Living in a city where the winter months are filled with sunshine, many San Diegans celebrate the nearly perfect weather while the homeless of the city are faced with hardships that the more privileged habitually overlook. Estimates gauge that thirty to forty percent of San Diego’s homeless are veterans. This rate is higher than the national average, perhaps as a product of the city’s proximity to military bases. In an effort to get those who served our country off the streets and into civilian life, Veterans Village of San Diego conducts outreach and housing programs to bring homeless veterans in from the cold.
The Veterans Village winter shelter project has housed many of San Diego’s homeless veterans each year since 1997. VVSD organizes and oversees construction, staffing, and security for the project and collaborates with a number of San Diego organizations in order to provide the necessary services to shelter residents. Among its partners are St. Vincent de Paul Village, Pathfinders, Senior Community Center, and San Diego Superior Court.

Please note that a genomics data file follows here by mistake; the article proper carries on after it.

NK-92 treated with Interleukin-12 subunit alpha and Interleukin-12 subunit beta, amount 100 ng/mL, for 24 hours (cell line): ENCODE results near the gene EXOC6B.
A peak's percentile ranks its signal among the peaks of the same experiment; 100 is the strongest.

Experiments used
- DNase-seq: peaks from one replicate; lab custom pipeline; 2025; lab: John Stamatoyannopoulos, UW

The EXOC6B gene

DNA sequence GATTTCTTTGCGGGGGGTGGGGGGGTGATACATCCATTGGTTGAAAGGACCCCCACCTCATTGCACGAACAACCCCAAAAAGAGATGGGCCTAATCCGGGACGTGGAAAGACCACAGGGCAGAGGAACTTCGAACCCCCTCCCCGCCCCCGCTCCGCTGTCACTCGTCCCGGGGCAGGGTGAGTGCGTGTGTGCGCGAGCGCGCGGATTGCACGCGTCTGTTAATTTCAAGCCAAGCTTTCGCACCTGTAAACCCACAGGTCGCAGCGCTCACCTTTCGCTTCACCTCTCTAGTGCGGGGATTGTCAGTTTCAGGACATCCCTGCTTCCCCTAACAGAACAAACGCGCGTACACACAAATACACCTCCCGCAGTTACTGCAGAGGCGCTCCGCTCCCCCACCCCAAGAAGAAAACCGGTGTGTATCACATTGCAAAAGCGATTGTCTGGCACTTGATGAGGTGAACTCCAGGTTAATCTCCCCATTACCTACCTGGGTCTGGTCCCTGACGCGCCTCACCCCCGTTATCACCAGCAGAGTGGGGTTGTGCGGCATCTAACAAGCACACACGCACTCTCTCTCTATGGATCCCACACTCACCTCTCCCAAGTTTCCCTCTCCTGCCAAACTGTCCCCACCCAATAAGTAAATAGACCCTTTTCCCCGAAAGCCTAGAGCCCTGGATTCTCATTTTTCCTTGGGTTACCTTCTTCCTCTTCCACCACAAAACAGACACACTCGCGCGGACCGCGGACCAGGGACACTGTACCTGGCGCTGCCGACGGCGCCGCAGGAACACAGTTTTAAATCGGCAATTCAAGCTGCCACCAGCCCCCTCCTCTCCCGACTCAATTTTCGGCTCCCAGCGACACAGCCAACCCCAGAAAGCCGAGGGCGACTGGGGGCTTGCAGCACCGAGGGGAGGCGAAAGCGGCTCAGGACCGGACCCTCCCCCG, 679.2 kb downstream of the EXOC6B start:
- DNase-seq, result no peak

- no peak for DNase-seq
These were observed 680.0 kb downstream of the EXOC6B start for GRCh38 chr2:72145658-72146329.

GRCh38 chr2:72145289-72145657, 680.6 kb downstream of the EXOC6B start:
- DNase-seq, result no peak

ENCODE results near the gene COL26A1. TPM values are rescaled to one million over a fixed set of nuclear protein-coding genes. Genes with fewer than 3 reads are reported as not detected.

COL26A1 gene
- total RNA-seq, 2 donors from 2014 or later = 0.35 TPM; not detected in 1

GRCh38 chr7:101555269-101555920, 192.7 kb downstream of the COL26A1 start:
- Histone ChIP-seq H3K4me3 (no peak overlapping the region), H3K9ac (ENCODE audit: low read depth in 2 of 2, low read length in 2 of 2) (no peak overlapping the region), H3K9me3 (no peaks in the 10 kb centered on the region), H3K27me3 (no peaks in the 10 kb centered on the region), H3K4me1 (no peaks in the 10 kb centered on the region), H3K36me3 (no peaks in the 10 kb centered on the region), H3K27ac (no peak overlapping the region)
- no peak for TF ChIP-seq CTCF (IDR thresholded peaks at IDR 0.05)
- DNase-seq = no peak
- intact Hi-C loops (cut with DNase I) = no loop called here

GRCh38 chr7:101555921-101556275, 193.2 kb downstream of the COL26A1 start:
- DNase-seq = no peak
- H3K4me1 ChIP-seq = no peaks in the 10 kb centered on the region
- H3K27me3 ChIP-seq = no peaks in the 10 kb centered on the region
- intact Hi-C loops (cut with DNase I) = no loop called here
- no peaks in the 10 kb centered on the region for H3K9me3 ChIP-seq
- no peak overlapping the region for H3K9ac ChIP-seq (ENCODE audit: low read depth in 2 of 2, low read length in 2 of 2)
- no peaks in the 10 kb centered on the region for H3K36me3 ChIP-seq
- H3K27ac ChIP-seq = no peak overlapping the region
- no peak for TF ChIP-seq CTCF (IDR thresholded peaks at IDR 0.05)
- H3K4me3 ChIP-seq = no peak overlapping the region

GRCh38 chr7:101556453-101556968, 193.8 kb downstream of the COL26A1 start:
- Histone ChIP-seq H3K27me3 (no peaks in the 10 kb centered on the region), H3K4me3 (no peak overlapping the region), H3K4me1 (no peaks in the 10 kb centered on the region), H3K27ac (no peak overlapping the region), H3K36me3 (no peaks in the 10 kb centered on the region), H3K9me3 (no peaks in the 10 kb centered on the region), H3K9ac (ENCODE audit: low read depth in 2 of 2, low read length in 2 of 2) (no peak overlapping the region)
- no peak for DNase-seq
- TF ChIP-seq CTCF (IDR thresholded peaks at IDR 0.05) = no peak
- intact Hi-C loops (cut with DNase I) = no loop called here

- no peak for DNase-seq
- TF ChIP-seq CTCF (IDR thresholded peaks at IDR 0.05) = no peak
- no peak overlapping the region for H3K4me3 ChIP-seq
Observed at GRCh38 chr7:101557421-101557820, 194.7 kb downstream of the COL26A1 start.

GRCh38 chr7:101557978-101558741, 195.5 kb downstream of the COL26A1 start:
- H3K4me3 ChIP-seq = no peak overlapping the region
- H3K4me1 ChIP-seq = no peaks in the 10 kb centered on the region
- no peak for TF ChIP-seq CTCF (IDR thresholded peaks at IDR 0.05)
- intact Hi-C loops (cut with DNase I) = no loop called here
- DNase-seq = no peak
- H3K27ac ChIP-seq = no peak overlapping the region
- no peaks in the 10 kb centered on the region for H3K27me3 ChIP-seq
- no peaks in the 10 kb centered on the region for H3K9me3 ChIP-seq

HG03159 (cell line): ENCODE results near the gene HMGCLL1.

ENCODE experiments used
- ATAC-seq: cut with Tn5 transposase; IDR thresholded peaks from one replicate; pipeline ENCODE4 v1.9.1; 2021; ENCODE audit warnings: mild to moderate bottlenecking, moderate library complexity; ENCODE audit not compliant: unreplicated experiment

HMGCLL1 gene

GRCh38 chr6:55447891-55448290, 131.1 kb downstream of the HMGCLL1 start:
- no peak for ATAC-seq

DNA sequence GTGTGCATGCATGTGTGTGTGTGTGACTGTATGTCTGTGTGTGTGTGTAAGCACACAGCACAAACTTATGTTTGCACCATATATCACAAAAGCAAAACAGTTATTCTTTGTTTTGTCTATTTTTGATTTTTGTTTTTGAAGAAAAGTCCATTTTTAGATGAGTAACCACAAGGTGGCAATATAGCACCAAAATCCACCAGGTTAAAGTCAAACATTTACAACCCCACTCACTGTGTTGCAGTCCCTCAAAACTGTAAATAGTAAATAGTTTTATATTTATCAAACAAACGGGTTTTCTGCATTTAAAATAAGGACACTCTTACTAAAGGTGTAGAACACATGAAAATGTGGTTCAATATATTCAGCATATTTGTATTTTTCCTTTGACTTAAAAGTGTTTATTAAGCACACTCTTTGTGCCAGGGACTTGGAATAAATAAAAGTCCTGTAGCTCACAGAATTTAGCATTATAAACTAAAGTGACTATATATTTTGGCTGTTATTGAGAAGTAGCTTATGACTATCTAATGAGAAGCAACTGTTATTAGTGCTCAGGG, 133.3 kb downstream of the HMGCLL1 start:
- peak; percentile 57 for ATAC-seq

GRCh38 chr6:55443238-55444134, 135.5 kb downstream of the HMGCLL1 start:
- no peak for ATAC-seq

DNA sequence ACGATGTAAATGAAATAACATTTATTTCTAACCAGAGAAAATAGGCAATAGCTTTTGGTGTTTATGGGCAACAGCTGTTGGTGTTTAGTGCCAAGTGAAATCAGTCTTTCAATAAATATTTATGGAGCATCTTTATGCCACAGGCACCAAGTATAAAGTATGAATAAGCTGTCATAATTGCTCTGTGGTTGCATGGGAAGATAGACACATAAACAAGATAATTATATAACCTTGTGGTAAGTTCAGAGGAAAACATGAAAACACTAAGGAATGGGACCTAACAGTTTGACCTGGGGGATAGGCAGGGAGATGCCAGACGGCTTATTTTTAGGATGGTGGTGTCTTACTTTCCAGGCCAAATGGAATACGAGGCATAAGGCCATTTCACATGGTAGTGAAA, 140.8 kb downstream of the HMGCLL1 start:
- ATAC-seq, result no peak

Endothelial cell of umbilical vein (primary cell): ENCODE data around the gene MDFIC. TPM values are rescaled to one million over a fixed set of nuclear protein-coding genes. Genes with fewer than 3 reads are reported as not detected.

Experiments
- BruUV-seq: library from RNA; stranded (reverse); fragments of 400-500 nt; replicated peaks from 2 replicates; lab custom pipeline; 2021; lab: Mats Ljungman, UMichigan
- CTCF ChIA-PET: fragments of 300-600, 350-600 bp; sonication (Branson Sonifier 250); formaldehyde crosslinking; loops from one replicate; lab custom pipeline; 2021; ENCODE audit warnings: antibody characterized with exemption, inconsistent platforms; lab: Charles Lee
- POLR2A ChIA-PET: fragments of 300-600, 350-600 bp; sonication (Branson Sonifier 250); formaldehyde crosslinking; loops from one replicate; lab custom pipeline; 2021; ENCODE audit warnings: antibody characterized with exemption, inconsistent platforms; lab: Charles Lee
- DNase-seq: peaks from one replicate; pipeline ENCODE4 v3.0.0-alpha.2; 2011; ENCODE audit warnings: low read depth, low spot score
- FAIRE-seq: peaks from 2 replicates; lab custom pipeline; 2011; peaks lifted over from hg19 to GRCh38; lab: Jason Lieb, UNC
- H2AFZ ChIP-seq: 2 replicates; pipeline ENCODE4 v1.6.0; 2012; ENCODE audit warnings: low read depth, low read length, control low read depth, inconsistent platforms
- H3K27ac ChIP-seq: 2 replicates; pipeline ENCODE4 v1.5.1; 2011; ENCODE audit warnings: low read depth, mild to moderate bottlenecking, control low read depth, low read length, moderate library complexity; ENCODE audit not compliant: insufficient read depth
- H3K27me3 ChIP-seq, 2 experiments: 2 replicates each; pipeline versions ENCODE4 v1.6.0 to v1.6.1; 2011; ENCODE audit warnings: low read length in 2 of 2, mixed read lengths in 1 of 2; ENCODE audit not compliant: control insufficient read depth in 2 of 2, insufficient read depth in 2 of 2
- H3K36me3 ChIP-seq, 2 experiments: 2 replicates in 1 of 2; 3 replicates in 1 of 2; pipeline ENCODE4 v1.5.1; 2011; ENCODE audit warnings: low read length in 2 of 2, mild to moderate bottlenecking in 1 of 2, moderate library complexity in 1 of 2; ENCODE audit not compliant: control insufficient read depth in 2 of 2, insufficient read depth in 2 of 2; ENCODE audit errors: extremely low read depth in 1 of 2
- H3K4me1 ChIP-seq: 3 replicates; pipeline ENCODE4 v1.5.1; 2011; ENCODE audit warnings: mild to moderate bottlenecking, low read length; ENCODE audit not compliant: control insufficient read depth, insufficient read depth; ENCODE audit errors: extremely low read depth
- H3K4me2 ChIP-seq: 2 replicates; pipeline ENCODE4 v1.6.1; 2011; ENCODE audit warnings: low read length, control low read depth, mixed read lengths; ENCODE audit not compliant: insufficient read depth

The winter shelter program operates out of a large tent that functions as a dormitory for homeless veterans. Because the facility cannot accommodate both sexes, VVSD is unable to provide the same services to homeless women veterans. VVSD believes intensive treatment leads to self-sustaining independence and the fulfillment of human potential and for this reason offers residents not only shelter and basic necessities, but also provides mental health and substance abuse counseling, employment counseling, medical referrals, legal help, clothing and transportation assistance.
The shelter is staffed 24 hours a day with VVSD employees. Community Projects Coordinator for Veterans Village, Joshua Arntson, explained, “We like to hire veterans. Of all the people that are tied to us, veterans are typically the most responsive.” He continued:
“We aim to place homeless veterans into transitional housing, search for gainful employment, aid them with their VA benefits, and care for those with any potential disabilities. They are fed three times a day, and we hold AA and NA meetings twice a week, so it’s not like these vets are just lying around. Most of our veterans served during Vietnam, but towards the end of the last shelter I began to notice that much younger veterans were using the program.”
The shelter is currently under construction and will be opened on December 7. If you would like to work or volunteer at VVSD’s winter shelter this year, click here. Donations of toiletries and other necessities are also needed and can be dropped off to Veterans Village of San Diego located at 4141 Pacific Highway.